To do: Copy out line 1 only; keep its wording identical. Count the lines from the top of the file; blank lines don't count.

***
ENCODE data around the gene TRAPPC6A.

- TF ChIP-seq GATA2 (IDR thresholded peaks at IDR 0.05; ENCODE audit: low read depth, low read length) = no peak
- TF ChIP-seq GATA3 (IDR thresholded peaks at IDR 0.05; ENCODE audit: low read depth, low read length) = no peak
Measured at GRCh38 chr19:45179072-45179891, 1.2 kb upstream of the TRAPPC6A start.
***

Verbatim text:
ENCODE data around the gene TRAPPC6A.